Federalism: the source and antidote to Euroscepticism?
The UK votes on 23 June on whether to continue to participate in a political system that has federal characteristics, and which for Michael Burgess, a leading scholar, is firmly rooted in the ideology of federalism. This ideology, in seeking to accommodate crisis where a group, or member state (in the case of the EU) feels so strongly about an issue, or issues, that it seeks to leave the system, can be seen as an antidote to the phenomenon of Euroscepticism. The problem, as I understand it, is that federalism can, and has been, understood to be a centralising ideology – and thus acts as a source of Euroscepticism.
A closer examination of the evolution of the European integration projects so far reveals that where the member states (MS) had agreed to pool sovereignty in tackling common problems together, the Union had been conferred with the necessary competencies, and had sought to execute these through the institutions. Where, however, MS had been reluctant to participate, the competencies had either not been conferred (the 1954 attempts at a Defence Community, and Political Community), or alternative agreements between MS had been made (Schengen, Euro, Social Chapter).
Moreover, where the direction of the processes of European integration, described by Monnet as towards a Federal Europe, might imply an end result of a federation, with extended competencies that include those traditionally the preserve of MS (Defence, Education, Fiscal & taxation) such a development could only take place with the express agreement of all of the MS. The idea of the EU having the potential to grab power is, as far as federal theory is concerned, impossible, as is the idea of the Union extending in numbers without the express accord of all the MS.
The argument that is not being made clearly enough in the debate on Brexit is that as a political system underpinned by federal ideology, there is no a priori destination of the integration project, as Burgess makes clear in his interpretation of Friedrich’s concept of federalism as process. However, and this is the most difficult point in terms of countering Eurosceptic’s fears of federation in Europe, such a destiny is indeed one of a possible range of outcomes, but although only if MS so decide.
David Cameron returned from Brussels on 21 February with an agreement on reforms that he felt worthy of support, and within the official conclusions of the Council session, was the declaration sought by Cameron on the UK’s exemption from participation in the ‘further political integration’ of the EU. With such exemption to form the part of the Treaties at the time of their next revision.
However, as well as this confirmation of the pre-existing conceptualisation of the development of the EU as an asymmetrical federal system, the statement went further, in the clarification of the meaning of ‘ever closer union’, that has formed part of the preambles of the Treaties since 1957. Here, and with language that should be a clear rebuttal of Eurosceptic claims of the inexorable direction of the EU towards a ‘Superstate’, the 28 MS agreed that this phrase gave no legal basis, for ‘extending the scope of any provision of the Treaties or of EU secondary legislation’, but also gave no grounds for an ‘extensive interpretation of the competencies of the Union or of the powers of its institutions as set out in the Treaties’ (EUCO 2016 p.16).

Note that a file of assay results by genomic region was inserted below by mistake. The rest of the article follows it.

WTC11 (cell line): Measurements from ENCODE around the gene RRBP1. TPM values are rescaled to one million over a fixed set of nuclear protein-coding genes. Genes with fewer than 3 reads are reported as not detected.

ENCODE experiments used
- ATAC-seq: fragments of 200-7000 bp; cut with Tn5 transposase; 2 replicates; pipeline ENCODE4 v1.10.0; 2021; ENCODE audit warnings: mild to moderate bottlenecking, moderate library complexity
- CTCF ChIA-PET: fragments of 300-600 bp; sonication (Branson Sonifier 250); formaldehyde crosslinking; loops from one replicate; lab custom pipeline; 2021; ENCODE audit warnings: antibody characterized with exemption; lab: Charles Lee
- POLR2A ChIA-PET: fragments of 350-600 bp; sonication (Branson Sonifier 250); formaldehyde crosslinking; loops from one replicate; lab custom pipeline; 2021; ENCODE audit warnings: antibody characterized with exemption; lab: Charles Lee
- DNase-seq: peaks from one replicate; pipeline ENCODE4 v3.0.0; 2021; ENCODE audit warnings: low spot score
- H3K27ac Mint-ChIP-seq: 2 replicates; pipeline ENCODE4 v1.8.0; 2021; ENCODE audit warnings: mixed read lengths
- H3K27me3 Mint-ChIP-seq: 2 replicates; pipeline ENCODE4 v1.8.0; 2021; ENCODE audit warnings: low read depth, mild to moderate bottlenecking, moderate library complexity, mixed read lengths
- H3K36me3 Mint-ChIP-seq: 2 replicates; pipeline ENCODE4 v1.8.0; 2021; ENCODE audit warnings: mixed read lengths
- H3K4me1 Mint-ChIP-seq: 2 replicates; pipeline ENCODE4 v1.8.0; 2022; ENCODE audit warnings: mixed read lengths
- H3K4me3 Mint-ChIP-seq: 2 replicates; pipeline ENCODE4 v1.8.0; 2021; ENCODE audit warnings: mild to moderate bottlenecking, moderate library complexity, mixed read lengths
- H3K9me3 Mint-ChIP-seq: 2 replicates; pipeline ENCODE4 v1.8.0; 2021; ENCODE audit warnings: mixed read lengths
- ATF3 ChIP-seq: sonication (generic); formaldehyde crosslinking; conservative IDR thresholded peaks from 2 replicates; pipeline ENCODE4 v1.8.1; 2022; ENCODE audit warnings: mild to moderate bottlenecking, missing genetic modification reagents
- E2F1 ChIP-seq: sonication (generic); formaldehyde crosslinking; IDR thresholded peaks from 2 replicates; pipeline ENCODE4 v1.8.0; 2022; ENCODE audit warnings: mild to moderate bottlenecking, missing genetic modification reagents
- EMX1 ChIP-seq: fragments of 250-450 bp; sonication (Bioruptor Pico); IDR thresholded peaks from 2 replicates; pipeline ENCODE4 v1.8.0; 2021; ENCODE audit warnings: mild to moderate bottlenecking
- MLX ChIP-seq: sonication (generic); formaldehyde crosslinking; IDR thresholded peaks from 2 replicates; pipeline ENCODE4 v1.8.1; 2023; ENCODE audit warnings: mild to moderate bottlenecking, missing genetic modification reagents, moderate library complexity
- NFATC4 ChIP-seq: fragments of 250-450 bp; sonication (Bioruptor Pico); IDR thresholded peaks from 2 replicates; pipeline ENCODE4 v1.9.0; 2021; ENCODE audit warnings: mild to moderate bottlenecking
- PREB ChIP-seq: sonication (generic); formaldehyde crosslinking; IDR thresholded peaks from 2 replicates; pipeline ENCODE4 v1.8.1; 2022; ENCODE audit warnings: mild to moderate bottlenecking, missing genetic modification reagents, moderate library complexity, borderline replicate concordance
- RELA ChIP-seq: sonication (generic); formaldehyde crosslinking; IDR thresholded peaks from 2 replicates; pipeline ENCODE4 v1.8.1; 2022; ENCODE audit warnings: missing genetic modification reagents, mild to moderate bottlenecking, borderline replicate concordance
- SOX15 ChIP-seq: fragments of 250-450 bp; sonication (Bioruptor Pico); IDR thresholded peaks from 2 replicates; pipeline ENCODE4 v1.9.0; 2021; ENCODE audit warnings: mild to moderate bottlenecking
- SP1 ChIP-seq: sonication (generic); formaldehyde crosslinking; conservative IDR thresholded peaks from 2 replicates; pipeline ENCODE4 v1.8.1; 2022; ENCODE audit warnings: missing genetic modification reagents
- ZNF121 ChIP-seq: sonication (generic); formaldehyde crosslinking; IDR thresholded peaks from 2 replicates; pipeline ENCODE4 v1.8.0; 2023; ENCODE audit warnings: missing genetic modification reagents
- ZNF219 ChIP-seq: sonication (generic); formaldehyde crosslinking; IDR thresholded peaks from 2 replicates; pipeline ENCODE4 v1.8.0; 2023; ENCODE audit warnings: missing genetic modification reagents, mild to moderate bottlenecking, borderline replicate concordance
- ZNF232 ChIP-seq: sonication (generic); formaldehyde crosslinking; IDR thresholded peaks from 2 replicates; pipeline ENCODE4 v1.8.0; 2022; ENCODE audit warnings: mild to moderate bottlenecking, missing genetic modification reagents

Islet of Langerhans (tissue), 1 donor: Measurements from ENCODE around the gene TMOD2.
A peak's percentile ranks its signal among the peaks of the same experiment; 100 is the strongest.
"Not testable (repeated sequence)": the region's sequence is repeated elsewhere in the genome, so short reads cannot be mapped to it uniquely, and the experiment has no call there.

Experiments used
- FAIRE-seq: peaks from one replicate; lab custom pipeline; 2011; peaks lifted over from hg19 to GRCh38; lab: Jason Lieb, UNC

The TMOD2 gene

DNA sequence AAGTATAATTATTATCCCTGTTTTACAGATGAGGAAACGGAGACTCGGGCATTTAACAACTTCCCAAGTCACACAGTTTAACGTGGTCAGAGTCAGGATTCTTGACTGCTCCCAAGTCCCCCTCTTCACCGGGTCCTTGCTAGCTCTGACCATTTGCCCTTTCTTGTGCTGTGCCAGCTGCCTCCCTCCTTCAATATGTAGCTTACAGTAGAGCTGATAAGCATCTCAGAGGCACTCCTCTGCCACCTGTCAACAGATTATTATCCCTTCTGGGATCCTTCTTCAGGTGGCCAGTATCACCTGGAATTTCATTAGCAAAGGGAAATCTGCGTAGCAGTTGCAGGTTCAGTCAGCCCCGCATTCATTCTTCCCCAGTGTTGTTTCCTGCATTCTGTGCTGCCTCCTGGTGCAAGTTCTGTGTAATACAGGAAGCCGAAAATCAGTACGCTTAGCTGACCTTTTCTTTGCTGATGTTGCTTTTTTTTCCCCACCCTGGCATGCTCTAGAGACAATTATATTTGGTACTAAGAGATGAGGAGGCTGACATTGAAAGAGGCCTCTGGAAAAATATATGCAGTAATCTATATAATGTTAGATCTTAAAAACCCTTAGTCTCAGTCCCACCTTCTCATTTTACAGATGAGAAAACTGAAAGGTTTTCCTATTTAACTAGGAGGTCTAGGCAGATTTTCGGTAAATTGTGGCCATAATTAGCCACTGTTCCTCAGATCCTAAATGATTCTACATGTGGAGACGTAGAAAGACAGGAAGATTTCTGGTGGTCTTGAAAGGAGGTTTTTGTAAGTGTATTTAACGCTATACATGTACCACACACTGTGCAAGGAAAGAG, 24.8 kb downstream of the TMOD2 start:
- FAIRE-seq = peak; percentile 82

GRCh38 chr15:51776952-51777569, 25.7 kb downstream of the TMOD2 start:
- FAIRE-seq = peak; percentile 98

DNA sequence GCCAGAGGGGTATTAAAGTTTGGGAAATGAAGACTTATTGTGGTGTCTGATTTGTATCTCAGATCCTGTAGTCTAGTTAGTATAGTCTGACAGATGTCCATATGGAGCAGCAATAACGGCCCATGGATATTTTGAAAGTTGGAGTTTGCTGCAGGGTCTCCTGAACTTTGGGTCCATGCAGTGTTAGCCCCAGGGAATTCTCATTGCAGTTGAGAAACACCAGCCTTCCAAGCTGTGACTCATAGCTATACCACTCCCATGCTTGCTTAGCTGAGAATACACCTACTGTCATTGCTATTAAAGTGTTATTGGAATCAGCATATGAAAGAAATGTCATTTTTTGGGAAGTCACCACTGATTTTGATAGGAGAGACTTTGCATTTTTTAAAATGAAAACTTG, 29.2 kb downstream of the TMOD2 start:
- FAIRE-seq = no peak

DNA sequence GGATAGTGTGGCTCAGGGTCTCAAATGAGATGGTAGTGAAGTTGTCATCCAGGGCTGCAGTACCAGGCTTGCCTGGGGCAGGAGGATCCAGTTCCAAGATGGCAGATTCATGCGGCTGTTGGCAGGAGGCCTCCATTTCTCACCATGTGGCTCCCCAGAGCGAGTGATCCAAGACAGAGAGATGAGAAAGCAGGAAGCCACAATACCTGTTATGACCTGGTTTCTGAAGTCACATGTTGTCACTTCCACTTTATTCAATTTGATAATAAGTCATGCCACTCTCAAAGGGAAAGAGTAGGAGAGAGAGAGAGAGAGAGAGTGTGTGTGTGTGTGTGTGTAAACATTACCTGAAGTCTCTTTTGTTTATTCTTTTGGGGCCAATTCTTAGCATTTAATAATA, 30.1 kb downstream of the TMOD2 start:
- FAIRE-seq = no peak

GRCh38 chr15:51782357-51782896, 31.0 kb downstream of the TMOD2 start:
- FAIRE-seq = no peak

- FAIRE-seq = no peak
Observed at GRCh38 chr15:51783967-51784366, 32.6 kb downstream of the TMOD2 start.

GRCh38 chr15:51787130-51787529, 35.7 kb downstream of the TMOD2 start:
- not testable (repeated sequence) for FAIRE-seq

The second part of the section of the statement is of particular interest to those who seek to understand the federal underpinnings of the European integration process – for it is here that references to ‘ever closer union’ are qualified by a clear reference to federal principles. For these do not ‘alter the limits of Union competence governed by the principle of conferral’ – which requires unanimity and treaty change, and do not imply that the Union will either have further competences given to it, or that competencies might be removed from the Union and returned to MS.
Effectively, in countering Eurosceptic’s fears of a federalising EU, the fundamental federal principles that underpin the Union can, and should be used. The difficulty, as discussed in this piece is that the message – that the EU can either gain further competencies, remain in the current position, or return competencies, is entirely within the scope of the MS, and not with the EU itself. In many ways, for federalists in Europe, who foresee greater integration, taking the ‘other’ federalist ideology of federalism as a decentralising process can be anathema – with the attendant fear that such a process might result in the break-up of the union. But this too, in federal theory, is a potential outcome of this process.
This post is based on a lecture given to the Young European Federalists Hamburg Branch at Siggen, Holstein in April 2016.
Simon Bransden is a Ph.D. Candidate at Canterbury Christ Church University, where he is in the final stages of completing a thesis on the dynamics of federal political systems in times of crisis – with emphasis on a deeper understanding of the mechanism of instrumentalities as discussed by W Livingston. His research interests are in federal theory, federal political systems, crisis, and the UK/EU relationship.